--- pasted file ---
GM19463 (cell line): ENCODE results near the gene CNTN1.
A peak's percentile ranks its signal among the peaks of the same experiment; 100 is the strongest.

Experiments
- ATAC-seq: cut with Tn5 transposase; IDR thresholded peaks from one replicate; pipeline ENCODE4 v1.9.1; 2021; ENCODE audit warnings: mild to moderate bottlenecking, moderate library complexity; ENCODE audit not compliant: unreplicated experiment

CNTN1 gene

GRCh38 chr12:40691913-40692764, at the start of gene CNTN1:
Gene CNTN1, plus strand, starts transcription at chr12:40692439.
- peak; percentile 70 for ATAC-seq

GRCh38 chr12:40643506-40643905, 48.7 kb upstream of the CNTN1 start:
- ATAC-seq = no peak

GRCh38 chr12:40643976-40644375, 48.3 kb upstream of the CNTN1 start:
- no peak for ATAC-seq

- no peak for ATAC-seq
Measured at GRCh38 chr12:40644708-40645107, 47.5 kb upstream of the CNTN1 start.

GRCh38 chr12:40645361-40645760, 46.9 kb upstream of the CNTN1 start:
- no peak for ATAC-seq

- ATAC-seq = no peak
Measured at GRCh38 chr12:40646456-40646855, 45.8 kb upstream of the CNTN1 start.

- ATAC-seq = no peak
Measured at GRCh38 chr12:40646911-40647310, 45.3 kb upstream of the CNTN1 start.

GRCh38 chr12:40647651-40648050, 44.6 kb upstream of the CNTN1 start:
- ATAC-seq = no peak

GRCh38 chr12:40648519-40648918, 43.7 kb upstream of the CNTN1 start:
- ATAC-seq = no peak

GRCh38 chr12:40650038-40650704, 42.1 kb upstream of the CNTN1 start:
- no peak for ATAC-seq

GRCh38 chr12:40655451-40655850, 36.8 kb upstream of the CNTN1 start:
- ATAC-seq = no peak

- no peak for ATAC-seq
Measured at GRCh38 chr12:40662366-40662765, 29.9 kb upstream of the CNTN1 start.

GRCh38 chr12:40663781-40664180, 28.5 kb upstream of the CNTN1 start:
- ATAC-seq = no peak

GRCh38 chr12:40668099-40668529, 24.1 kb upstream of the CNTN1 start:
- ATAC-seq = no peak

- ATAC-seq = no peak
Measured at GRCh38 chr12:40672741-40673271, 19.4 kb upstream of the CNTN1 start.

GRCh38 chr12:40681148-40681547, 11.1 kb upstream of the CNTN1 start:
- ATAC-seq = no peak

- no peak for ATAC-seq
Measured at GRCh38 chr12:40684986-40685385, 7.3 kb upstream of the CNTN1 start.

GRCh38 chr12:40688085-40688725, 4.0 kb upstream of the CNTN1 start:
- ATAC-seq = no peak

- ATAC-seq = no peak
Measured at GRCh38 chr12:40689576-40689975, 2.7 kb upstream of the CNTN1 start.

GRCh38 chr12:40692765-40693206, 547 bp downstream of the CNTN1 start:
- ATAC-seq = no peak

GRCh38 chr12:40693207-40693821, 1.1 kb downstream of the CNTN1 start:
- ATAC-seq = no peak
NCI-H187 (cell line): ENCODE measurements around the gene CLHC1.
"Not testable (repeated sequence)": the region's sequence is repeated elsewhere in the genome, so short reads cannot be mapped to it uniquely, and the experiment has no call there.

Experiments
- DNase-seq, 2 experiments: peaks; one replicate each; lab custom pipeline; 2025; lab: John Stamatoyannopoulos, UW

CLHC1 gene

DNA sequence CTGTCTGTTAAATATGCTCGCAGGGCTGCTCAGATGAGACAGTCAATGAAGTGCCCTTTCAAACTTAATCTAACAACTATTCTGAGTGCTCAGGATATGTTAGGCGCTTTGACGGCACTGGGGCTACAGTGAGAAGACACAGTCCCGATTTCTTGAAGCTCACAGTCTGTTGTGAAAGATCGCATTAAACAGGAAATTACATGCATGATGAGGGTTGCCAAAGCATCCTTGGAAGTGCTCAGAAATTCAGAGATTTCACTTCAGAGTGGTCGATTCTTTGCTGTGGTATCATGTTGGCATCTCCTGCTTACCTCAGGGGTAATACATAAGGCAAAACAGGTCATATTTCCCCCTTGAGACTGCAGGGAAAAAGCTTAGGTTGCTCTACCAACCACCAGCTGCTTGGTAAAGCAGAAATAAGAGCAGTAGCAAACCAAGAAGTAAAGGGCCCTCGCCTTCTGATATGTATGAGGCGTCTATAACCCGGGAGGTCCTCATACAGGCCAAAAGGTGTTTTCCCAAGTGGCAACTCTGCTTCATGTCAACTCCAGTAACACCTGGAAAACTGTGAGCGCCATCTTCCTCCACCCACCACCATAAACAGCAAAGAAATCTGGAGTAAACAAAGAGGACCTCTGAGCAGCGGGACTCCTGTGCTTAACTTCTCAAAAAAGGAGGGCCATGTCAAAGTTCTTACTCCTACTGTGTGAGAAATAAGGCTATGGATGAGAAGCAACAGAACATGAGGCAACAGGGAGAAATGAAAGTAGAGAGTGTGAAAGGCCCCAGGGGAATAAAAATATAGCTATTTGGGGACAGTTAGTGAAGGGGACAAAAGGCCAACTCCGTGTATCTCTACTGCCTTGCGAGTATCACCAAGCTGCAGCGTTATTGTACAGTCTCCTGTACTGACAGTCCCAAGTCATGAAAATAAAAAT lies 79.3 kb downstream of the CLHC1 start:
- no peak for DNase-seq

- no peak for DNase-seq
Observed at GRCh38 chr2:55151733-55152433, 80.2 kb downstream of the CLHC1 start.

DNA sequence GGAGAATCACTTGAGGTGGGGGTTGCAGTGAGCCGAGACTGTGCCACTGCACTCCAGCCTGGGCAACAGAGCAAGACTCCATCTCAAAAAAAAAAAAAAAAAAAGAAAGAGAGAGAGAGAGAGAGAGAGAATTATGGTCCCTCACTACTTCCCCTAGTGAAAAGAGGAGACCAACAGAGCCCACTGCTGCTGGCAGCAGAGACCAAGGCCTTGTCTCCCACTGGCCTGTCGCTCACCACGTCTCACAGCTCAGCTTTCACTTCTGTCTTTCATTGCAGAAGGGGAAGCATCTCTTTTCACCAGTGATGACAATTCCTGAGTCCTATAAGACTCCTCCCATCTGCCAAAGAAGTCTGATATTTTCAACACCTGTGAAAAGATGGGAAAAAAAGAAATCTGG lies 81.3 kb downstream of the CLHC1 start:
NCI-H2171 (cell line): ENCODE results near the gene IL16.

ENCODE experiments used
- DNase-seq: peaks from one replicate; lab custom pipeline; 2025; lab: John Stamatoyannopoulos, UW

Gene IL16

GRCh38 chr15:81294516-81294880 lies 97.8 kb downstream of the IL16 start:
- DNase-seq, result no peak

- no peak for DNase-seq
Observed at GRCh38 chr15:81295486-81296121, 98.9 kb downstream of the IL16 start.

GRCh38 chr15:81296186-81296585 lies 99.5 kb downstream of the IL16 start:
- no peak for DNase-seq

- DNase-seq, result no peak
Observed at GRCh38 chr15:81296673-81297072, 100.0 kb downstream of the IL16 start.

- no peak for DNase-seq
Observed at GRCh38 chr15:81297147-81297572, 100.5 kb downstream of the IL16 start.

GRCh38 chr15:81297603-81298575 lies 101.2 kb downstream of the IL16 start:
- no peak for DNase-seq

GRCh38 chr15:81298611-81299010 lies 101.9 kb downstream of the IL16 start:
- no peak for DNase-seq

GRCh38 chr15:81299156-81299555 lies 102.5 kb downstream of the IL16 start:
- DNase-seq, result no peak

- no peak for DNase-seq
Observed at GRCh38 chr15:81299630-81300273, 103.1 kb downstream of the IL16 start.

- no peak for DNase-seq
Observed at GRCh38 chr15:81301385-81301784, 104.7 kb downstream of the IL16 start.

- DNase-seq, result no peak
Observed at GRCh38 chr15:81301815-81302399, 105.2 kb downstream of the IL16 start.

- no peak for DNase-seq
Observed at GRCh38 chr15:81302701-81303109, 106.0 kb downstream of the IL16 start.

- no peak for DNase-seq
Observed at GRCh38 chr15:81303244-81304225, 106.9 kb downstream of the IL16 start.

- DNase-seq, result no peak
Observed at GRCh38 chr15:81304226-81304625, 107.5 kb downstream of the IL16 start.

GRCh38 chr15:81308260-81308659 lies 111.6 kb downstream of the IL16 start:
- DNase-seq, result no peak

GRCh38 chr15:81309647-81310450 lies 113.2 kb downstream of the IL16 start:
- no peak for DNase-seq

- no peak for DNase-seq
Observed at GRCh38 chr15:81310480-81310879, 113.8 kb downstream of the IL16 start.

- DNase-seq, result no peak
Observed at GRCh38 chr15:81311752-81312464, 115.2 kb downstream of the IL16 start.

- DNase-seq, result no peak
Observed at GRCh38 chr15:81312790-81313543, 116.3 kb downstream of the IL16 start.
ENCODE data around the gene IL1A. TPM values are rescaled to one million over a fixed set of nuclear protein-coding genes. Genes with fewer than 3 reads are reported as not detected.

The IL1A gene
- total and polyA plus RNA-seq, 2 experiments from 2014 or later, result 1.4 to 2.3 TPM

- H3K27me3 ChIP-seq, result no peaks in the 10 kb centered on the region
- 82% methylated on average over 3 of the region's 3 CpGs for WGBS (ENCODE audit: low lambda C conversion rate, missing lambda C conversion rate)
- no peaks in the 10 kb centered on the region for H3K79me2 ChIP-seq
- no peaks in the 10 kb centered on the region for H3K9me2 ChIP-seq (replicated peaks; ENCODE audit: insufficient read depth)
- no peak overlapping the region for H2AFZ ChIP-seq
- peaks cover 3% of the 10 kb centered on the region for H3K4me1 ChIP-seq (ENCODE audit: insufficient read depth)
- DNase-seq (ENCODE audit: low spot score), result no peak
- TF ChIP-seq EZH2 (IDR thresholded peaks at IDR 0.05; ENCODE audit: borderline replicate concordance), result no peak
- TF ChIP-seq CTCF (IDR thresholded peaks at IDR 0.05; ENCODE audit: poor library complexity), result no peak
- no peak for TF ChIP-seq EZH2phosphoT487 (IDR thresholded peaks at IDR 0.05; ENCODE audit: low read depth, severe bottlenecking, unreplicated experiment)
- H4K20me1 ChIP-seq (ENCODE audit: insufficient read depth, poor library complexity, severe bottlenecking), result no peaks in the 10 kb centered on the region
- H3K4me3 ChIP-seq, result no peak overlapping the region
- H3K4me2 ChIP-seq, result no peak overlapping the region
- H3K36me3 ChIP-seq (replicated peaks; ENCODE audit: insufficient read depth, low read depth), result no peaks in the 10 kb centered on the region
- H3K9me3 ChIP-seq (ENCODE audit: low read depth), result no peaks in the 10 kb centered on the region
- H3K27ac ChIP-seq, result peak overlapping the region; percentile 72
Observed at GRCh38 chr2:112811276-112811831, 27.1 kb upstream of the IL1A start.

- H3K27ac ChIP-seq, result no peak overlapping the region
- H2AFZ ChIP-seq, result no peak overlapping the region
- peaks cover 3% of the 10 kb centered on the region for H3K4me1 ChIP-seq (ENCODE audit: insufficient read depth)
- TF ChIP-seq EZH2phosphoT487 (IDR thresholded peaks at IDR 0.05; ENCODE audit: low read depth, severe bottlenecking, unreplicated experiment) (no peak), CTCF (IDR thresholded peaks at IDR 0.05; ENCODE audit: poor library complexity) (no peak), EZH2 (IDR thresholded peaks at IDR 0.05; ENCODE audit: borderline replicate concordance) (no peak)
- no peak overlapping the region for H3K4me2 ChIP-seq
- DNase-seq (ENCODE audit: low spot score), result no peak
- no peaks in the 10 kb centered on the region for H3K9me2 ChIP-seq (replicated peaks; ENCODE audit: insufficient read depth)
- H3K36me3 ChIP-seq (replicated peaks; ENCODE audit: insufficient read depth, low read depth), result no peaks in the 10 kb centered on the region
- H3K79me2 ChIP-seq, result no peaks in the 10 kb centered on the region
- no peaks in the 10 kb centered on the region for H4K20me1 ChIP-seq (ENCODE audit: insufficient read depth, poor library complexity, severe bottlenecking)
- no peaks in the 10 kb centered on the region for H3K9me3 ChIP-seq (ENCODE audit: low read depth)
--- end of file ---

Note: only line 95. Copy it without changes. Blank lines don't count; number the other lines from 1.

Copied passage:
- no peak for DNase-seq